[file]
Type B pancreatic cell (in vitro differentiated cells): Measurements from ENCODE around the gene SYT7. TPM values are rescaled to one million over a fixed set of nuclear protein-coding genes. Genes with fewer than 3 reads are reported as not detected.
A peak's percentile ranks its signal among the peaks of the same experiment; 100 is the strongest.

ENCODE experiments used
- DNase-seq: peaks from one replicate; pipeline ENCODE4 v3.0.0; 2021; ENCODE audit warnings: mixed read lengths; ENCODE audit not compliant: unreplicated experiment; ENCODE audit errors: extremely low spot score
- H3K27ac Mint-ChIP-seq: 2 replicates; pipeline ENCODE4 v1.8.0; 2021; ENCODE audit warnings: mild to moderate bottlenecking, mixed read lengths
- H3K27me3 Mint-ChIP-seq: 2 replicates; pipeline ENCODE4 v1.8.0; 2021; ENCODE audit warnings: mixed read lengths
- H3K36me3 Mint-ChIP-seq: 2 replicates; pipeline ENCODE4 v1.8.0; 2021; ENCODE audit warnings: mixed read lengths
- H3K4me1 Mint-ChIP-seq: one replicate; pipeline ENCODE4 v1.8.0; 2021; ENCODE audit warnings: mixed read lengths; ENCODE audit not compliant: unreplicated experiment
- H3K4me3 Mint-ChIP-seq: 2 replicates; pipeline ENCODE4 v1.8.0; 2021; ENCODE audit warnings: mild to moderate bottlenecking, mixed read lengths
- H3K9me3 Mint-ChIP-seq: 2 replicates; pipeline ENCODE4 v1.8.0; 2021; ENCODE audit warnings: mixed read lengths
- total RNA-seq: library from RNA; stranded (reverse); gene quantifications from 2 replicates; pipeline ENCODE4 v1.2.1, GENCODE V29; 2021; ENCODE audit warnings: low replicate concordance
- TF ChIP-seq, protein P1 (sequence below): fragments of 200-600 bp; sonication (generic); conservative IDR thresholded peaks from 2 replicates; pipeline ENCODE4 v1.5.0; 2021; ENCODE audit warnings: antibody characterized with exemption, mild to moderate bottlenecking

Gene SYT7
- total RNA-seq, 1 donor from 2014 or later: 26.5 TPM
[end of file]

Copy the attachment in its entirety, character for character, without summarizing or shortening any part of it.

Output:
Type B pancreatic cell (in vitro differentiated cells): Measurements from ENCODE around the gene SYT7. TPM values are rescaled to one million over a fixed set of nuclear protein-coding genes. Genes with fewer than 3 reads are reported as not detected.
A peak's percentile ranks its signal among the peaks of the same experiment; 100 is the strongest.

ENCODE experiments used
- DNase-seq: peaks from one replicate; pipeline ENCODE4 v3.0.0; 2021; ENCODE audit warnings: mixed read lengths; ENCODE audit not compliant: unreplicated experiment; ENCODE audit errors: extremely low spot score
- H3K27ac Mint-ChIP-seq: 2 replicates; pipeline ENCODE4 v1.8.0; 2021; ENCODE audit warnings: mild to moderate bottlenecking, mixed read lengths
- H3K27me3 Mint-ChIP-seq: 2 replicates; pipeline ENCODE4 v1.8.0; 2021; ENCODE audit warnings: mixed read lengths
- H3K36me3 Mint-ChIP-seq: 2 replicates; pipeline ENCODE4 v1.8.0; 2021; ENCODE audit warnings: mixed read lengths
- H3K4me1 Mint-ChIP-seq: one replicate; pipeline ENCODE4 v1.8.0; 2021; ENCODE audit warnings: mixed read lengths; ENCODE audit not compliant: unreplicated experiment
- H3K4me3 Mint-ChIP-seq: 2 replicates; pipeline ENCODE4 v1.8.0; 2021; ENCODE audit warnings: mild to moderate bottlenecking, mixed read lengths
- H3K9me3 Mint-ChIP-seq: 2 replicates; pipeline ENCODE4 v1.8.0; 2021; ENCODE audit warnings: mixed read lengths
- total RNA-seq: library from RNA; stranded (reverse); gene quantifications from 2 replicates; pipeline ENCODE4 v1.2.1, GENCODE V29; 2021; ENCODE audit warnings: low replicate concordance
- TF ChIP-seq, protein P1 (sequence below): fragments of 200-600 bp; sonication (generic); conservative IDR thresholded peaks from 2 replicates; pipeline ENCODE4 v1.5.0; 2021; ENCODE audit warnings: antibody characterized with exemption, mild to moderate bottlenecking

Gene SYT7
- total RNA-seq, 1 donor from 2014 or later: 26.5 TPM